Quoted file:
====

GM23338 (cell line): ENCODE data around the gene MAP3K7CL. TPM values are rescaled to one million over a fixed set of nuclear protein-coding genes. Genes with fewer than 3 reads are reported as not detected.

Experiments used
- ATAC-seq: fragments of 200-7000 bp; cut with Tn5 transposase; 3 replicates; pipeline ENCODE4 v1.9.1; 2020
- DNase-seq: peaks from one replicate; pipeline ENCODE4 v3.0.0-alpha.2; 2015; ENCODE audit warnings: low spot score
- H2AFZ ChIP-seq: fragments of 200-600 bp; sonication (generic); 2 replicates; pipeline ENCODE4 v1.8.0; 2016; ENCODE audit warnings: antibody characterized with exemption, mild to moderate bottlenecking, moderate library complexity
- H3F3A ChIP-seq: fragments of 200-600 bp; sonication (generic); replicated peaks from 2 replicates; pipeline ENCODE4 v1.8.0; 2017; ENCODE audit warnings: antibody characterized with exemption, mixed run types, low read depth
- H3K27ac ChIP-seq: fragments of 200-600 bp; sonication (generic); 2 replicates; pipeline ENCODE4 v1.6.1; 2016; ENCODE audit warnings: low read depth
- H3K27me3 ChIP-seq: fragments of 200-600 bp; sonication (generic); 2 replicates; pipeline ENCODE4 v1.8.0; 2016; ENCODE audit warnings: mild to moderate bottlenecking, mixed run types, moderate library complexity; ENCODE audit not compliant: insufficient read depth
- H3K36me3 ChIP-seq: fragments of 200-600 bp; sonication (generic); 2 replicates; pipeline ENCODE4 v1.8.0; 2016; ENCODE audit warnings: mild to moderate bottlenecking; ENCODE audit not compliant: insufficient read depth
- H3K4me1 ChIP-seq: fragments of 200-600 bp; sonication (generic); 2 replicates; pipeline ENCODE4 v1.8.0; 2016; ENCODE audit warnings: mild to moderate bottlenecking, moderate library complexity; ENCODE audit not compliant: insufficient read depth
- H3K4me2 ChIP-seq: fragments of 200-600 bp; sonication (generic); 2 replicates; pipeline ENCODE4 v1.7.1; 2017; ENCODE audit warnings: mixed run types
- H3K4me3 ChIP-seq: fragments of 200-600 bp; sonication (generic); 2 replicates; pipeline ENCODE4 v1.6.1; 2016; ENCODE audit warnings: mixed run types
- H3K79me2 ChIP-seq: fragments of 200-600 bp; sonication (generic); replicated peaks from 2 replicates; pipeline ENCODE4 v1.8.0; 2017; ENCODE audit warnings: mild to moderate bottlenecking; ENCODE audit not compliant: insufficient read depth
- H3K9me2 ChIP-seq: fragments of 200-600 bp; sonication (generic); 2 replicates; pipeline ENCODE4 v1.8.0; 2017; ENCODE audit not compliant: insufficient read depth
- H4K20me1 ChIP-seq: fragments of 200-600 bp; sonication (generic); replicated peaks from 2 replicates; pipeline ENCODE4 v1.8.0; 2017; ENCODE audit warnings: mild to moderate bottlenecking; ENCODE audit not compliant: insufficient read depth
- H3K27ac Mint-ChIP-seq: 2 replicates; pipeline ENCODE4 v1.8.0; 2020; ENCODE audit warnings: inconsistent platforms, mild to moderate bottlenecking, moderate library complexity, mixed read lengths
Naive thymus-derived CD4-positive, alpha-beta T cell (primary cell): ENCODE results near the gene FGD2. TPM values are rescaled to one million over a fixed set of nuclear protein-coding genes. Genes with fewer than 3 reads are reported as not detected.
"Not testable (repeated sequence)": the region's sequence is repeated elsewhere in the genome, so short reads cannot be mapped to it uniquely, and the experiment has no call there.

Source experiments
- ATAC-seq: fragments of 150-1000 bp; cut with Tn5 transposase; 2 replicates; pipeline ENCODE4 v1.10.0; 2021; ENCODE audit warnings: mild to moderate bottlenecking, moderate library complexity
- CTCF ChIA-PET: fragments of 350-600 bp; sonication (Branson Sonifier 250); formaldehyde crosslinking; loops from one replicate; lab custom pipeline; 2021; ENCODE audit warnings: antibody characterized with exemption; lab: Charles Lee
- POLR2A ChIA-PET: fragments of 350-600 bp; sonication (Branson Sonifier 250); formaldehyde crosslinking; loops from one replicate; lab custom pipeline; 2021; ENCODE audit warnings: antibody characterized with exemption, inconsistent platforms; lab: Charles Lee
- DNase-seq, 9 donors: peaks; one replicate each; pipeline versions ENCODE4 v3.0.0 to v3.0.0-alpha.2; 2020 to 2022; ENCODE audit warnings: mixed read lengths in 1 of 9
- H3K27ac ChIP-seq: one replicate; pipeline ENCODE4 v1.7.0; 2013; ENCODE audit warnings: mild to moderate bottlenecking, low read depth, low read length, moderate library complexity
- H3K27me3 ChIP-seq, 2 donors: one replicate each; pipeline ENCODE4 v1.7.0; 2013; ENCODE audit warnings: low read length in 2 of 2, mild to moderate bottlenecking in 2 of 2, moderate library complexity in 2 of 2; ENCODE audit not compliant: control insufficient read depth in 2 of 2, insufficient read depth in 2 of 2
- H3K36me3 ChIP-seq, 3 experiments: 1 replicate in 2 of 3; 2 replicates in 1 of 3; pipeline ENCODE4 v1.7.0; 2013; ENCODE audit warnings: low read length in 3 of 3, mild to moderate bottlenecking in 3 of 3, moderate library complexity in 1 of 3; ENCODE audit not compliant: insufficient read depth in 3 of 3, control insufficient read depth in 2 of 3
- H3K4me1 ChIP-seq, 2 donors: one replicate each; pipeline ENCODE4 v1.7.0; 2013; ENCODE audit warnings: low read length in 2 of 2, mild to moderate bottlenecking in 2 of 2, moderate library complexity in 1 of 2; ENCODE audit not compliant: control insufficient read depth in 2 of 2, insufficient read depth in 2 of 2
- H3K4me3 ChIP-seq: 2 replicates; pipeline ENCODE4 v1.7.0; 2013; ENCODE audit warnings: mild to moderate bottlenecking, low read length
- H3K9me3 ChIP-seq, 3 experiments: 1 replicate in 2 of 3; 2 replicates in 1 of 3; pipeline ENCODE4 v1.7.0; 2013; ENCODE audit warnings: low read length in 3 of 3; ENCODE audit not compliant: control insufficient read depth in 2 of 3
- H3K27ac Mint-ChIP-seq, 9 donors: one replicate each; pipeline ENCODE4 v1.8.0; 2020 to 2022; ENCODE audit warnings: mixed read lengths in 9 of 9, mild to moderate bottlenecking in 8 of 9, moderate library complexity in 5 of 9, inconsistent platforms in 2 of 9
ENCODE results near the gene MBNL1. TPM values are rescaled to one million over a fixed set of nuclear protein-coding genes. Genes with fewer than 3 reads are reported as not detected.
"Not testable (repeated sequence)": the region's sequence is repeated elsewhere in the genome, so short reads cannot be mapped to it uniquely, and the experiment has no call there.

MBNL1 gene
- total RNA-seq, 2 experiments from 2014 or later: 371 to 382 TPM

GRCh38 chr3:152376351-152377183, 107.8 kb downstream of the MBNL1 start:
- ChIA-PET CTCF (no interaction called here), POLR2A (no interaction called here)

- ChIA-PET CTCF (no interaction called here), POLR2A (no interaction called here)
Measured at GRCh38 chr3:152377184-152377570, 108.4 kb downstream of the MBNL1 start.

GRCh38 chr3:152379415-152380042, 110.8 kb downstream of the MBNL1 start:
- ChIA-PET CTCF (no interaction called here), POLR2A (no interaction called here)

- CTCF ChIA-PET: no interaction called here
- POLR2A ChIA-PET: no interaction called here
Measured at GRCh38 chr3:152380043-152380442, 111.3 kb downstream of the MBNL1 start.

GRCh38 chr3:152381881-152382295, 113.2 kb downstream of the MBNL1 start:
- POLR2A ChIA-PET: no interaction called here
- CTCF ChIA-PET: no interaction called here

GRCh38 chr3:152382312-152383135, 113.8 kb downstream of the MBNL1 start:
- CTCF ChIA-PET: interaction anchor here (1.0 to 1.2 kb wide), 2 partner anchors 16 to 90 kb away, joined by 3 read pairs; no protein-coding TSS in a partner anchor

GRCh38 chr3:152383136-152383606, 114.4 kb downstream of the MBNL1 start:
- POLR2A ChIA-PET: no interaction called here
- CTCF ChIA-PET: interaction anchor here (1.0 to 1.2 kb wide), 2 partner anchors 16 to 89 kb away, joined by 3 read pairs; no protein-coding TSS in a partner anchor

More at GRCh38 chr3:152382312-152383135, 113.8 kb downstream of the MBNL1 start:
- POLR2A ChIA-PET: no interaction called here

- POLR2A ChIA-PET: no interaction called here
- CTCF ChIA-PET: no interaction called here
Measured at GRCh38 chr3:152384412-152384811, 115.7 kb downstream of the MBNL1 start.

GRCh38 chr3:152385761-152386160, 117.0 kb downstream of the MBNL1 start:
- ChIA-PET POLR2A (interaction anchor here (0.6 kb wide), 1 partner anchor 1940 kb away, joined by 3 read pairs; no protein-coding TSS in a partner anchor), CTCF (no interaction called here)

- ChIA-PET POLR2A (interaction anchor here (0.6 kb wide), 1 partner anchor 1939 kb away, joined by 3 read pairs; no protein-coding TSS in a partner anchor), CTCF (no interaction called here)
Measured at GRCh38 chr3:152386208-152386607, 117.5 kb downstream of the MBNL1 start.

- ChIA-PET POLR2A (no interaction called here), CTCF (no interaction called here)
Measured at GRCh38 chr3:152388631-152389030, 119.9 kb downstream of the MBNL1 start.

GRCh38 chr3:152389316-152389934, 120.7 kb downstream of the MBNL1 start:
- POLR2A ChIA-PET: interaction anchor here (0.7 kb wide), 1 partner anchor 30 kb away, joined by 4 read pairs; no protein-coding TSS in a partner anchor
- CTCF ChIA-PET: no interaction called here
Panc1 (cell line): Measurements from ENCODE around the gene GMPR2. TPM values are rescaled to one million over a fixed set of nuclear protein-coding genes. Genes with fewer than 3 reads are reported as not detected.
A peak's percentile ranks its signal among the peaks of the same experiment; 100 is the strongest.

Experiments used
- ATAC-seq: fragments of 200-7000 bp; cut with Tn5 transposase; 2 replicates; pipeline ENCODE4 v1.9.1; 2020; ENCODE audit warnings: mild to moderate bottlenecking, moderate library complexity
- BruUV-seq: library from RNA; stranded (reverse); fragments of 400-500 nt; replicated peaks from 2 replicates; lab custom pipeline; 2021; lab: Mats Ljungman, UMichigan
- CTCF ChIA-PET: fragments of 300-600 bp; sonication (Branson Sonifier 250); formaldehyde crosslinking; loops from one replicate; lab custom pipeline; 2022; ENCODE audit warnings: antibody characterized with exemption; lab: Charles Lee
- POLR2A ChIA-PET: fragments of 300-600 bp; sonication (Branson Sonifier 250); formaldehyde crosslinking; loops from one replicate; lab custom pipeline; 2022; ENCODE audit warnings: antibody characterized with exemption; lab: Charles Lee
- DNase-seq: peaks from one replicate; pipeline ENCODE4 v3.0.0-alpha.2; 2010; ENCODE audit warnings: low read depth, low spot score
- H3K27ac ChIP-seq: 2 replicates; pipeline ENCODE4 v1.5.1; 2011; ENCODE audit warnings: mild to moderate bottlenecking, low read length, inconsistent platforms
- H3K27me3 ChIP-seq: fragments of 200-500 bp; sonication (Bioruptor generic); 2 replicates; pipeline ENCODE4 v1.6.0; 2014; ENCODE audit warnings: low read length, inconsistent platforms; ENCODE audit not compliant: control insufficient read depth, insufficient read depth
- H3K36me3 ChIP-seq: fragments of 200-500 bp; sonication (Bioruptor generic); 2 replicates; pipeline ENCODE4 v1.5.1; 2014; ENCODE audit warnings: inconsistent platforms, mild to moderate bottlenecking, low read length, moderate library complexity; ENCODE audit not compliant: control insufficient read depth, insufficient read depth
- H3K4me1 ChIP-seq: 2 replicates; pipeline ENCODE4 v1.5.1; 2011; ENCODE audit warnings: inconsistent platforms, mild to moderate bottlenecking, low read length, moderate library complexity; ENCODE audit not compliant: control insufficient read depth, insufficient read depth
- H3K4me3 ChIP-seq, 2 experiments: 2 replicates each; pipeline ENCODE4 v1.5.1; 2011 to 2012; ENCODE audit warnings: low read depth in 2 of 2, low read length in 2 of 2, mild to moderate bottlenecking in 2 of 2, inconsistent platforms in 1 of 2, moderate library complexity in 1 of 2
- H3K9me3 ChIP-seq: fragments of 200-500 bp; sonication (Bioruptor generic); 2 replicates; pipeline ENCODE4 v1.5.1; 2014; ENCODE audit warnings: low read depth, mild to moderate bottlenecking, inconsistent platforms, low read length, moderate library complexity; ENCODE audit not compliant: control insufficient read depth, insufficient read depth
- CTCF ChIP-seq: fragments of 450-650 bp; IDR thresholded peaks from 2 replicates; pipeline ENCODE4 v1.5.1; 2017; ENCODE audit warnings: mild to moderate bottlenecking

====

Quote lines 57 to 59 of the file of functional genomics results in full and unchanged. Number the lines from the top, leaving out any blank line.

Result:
GRCh38 chr3:152385761-152386160, 117.0 kb downstream of the MBNL1 start:
- ChIA-PET POLR2A (interaction anchor here (0.6 kb wide), 1 partner anchor 1940 kb away, joined by 3 read pairs; no protein-coding TSS in a partner anchor), CTCF (no interaction called here)

- ChIA-PET POLR2A (interaction anchor here (0.6 kb wide), 1 partner anchor 1939 kb away, joined by 3 read pairs; no protein-coding TSS in a partner anchor), CTCF (no interaction called here)